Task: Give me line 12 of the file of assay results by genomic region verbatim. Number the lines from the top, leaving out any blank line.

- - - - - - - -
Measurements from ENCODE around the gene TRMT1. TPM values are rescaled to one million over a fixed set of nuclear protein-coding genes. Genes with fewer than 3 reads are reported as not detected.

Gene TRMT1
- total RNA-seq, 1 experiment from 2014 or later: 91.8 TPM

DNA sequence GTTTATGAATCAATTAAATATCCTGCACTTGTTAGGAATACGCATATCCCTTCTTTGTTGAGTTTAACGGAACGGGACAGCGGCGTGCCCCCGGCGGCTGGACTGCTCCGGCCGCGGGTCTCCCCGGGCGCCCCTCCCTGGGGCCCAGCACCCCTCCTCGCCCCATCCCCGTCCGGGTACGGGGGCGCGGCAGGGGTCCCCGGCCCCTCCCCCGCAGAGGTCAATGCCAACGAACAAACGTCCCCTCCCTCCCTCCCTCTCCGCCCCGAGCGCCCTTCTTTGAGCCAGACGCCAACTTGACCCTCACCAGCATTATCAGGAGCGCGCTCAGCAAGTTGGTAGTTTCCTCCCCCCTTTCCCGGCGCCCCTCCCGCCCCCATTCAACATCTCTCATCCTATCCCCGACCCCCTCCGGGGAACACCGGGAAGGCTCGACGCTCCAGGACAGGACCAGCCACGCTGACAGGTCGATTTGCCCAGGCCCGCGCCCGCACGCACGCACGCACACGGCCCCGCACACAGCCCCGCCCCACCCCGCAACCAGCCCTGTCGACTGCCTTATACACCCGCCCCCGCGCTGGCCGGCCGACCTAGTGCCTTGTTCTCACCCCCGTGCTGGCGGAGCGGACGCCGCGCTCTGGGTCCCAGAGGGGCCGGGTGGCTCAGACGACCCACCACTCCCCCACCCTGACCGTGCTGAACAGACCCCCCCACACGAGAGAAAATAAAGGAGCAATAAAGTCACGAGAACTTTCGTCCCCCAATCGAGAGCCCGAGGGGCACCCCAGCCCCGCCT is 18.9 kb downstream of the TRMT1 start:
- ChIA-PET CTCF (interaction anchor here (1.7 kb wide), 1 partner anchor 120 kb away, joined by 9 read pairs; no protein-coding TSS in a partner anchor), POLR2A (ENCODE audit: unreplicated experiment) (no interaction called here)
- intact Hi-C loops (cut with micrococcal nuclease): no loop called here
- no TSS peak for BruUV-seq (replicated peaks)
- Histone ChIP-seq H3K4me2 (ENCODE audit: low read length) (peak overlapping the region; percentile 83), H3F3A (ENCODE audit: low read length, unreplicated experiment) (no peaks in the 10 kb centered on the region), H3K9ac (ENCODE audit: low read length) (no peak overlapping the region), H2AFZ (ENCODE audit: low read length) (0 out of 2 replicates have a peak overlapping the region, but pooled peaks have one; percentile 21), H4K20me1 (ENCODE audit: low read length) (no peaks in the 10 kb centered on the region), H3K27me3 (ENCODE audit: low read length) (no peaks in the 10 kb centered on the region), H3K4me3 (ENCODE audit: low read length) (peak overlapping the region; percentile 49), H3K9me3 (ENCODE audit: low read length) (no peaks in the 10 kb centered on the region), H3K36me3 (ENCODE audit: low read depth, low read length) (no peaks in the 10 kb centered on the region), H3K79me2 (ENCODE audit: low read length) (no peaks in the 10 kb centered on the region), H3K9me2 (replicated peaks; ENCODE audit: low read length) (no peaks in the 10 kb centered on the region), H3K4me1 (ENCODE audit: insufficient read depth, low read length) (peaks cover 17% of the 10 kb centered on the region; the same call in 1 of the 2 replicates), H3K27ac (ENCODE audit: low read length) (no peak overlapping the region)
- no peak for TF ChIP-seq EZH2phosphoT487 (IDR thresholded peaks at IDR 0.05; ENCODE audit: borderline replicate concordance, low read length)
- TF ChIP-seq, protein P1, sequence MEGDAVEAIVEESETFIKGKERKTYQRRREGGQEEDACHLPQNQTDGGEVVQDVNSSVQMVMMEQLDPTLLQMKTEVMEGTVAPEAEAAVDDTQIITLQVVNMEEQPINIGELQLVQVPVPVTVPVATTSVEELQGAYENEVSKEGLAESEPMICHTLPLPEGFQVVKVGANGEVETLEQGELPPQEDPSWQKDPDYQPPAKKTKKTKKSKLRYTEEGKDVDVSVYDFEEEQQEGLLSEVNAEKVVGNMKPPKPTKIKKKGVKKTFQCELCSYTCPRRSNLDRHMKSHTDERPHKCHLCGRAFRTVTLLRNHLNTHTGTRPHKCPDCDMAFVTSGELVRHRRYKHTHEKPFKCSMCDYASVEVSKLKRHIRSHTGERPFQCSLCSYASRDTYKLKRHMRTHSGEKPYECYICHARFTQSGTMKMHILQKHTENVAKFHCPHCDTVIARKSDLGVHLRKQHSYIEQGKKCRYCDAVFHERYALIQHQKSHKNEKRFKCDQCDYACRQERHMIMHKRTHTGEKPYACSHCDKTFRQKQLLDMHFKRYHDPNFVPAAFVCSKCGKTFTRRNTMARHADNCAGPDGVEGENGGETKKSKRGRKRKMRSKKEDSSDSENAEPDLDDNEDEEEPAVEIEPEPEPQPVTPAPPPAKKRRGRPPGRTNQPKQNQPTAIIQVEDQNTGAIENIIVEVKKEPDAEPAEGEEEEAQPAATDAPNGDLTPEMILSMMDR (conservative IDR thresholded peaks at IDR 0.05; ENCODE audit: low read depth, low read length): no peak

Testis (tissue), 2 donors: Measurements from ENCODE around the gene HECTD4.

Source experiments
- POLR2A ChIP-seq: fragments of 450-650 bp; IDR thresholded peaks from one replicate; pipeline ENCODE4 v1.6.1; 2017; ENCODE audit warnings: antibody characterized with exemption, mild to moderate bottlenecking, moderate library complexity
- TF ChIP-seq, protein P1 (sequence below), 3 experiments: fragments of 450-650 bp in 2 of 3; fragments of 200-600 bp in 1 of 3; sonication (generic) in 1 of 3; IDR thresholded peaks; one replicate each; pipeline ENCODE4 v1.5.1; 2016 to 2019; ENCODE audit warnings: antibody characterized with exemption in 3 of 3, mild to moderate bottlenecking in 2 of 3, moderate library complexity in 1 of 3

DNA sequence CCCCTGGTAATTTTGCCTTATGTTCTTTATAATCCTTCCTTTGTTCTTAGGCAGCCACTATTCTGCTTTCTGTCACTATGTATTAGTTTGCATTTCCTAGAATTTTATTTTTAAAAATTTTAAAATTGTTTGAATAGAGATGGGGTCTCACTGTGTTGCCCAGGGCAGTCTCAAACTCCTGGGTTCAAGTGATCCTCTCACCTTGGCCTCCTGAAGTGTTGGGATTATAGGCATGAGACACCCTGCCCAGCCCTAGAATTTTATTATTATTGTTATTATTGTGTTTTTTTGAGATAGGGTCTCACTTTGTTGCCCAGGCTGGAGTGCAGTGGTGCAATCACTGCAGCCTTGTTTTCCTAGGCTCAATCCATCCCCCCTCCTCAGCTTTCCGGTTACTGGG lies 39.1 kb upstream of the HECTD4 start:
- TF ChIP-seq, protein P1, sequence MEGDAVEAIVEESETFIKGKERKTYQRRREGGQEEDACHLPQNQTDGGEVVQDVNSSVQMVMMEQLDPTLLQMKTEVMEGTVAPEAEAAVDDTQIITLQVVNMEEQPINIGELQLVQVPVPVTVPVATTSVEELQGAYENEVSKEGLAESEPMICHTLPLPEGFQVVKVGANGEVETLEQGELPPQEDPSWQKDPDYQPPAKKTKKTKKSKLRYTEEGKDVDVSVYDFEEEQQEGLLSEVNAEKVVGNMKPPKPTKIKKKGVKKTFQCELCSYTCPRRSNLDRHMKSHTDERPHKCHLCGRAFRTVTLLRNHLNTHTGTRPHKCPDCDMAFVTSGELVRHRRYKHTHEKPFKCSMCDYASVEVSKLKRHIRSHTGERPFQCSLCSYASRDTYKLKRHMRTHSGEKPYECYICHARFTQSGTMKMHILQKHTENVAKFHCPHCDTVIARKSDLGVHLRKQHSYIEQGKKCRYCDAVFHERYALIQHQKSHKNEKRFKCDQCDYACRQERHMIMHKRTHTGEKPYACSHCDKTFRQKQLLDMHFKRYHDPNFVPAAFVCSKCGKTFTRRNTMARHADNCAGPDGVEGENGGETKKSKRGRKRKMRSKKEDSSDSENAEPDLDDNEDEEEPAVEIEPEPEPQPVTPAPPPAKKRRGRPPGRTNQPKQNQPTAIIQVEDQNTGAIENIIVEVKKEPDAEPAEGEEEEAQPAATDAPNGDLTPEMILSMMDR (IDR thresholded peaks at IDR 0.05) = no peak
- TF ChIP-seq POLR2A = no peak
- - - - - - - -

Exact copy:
Source experiments